what does it take

February 7, 2014 — 1 Comment

I see a very big disconnect from what people expect out of life, work and the universe and what they are willing to do to achieve it.

What I mean is this: you aren’t owed anything. You earn what you earn…continually. Until you can, you can’t just stop grinding, hustling, and earning.  If you aren’t getting what you want, figure out how to make it happen. Maybe it means more hours, maybe it means reading more books. It definitely doesn’t mean “ensuring you have your play time”.


Let me tell you how I see it when we have motivational speakers or tycoons or whomever telling you that you “need to take the time for you and do the things you enjoy” or “do what you love and get rich”. The people telling  selling you that are getting rich doing it, because they are telling you what you want to hear. They started taking time off after they got where they wanted to go, not during.

Here is a quote that has never ever been said by someone telling you what it is they did to get successful “I made sure to only work 40 hours. Take 2 days off each week, take my vacations, and do everything I wanted to do”. NOPE. It is more like “Yes I made sacrifices. I basically slept in my office for 2 years, and that’s how I got to where I am now. I made sacrifices.” 

Increasingly, it seems as though people think they are owed things without putting in the work: be it more money, more time to do fun things, a promotion etc.  I wonder if this is because of all the motivational speakers, infomercials, and other “promisers” telling everyone what they want to hear.

A little balance

Now, I’m not saying there isn’t merit to doing what you want in life. You absolutely have to have some balance. But the expectations seem askew to me. Everyone will have a different ratio of work to leisure time that they need. The people who run shit, seem to have a better ability to withstand a more demanding work schedule. They have better copability in general.  Don’t whine about not getting what you think you are owed if you aren’t doing everything you can to make sure it happens. That’s little kid stuff aka bratty.

You have to take care of your loved ones as well. Often times it is they who are the ones distressed most by long hours and other demands. I get that. But they should understand why you are doing what you are doing-that being hustling and setting up a future. They should be supporting you to succeed instead of guilting you into feeling like you are making bad choices.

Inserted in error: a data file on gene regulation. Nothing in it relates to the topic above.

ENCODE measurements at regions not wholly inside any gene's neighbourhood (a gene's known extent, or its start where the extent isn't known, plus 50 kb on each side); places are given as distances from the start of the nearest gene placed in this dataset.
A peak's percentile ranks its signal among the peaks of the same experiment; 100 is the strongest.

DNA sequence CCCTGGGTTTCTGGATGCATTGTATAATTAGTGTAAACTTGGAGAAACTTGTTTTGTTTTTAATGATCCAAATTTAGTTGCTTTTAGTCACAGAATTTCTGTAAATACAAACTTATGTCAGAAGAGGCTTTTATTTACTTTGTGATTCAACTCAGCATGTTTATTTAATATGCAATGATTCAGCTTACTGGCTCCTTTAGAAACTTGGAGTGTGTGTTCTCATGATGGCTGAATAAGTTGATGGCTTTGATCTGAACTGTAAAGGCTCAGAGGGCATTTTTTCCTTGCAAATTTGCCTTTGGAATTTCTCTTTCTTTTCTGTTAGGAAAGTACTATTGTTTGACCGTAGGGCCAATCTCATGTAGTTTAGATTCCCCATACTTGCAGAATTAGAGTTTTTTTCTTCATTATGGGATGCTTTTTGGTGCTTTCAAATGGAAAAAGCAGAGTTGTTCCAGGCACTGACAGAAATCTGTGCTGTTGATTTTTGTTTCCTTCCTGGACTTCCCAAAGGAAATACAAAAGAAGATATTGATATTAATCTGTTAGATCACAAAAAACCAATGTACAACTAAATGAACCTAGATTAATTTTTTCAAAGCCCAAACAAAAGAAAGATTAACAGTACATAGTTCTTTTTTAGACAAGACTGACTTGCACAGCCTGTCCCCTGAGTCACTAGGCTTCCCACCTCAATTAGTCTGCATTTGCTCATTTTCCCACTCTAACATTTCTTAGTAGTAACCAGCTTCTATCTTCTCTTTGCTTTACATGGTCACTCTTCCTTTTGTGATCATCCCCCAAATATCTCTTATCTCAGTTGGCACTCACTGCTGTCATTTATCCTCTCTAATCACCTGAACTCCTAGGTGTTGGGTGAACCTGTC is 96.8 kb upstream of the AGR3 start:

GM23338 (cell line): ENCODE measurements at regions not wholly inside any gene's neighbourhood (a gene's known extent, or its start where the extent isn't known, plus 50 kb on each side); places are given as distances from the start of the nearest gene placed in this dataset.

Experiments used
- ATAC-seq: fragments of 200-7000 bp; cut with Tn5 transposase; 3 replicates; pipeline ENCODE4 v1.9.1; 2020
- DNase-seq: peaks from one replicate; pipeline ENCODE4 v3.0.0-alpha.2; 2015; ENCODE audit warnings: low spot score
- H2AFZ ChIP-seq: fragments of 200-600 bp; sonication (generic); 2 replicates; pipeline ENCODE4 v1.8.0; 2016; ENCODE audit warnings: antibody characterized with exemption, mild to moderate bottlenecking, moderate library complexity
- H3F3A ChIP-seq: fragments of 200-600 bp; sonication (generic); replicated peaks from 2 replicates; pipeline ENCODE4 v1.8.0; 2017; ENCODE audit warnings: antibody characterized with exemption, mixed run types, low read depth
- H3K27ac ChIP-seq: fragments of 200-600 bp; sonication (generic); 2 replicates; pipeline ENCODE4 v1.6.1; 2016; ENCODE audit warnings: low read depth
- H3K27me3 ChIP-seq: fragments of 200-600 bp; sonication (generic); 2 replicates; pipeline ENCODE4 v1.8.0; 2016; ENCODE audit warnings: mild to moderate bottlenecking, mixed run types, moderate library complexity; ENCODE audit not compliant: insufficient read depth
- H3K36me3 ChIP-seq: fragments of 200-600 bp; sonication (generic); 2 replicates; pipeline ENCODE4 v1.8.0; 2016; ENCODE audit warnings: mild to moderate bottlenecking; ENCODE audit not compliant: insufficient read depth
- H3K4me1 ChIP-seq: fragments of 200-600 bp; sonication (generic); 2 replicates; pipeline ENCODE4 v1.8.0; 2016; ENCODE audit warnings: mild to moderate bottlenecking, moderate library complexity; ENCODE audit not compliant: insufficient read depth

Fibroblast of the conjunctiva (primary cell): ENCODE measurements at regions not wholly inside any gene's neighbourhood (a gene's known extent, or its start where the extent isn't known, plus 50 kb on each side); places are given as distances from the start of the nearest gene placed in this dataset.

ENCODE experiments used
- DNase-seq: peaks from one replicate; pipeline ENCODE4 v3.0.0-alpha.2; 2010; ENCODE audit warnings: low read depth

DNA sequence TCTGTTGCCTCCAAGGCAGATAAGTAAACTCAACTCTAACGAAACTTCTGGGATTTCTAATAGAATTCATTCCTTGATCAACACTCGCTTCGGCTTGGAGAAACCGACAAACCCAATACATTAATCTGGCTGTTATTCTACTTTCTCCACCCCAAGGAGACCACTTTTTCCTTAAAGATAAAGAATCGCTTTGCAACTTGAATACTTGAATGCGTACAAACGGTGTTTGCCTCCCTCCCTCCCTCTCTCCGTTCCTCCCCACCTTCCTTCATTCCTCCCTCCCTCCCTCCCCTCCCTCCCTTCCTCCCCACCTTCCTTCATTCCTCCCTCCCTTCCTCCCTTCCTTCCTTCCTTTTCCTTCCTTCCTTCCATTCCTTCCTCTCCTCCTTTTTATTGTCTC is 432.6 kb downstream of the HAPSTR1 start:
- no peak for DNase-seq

Do what you “love”

No. Do what you don’t hate. Do what you are good at. Do what you can handle doing, and provide for yourself and family. If you hate it, then definitely leave. But if you think you are gonna get ahead playing video games, you are likely gonna be broke. If you think you’re going to get rich being a food critic, you are gonna be disappointed. This is a foolish expectation.

Do something that has “meaning”

WTF is meaning? My meaning is providing in such a way that my people and I can eat how we want to, do things when we want to (assuming it doesn’t take away from what we need to do first), and save a little. If you “need” to feel like you are having a positive impact on the world, I guess you could go be a very annoying green peace sign holder in front of Trader Joe’s. And then whine about how you don’t get paid enough or that you’ve been holding a sign for 40 hours these last 4 months and you want to be promoted to the whole foods lot instead of the trader joes lot and it isn’t fair that you have to stay in the trader joe’s lot because you’ve worked so hard.

I love seeing people get fitter and healthier. That’s a goal of mine in fitness. It’s tied with the fact that I’m good at teaching it. And that I happen to really be interested in how the body works.

wow, clif is sure cynical!

maybe. maybe just more realistic. maybe not a whiner. maybe not a sissy 😉

All I am saying here is: nobody owes you anything. If you did a couple good things in the past, put in work in the past, congratulations and good for you. But what are you doing now?

I used to spend 5 hours/week playing basketball, 2-3 nights a week hanging out with friends. I had fun. I saved no money. Those days were good days, and I don’t regret what I did at all. I was in a job where I worked 50 hours a week enthusiastically and would’ve done more if CA allowed it, and I moved up through the ranks really fast. I left that job, and started with another, where I worked everyday and flew around the country for 16 months. Now I’m with Fitwall and I recently took one day off-to get married.  I don’t expect everyone to agree with me in this post. I don’t expect others to work like me, or like the CEOs and successful people work-but I don’t expect to see those others move ahead either.

Now that I’m done with my morning rant, it’s back to work. We have more people out there who need to try Fitwall so we can open in other cities.

Do as much as you can handle. Don’t do more. But understand that if someone can handle more, and produce more-that is the person who is moving forward. I’m not letting anyone work harder than I.  Some will say-you stop being effective after a certain point. I agree. That’s when I rest, go to the gym, watch a movie, or go to bed. And then I get back at it.

I feel like this should end with “stay thirsty my friends” even though it doesn’t really make sense.

stay thirsty my friends”


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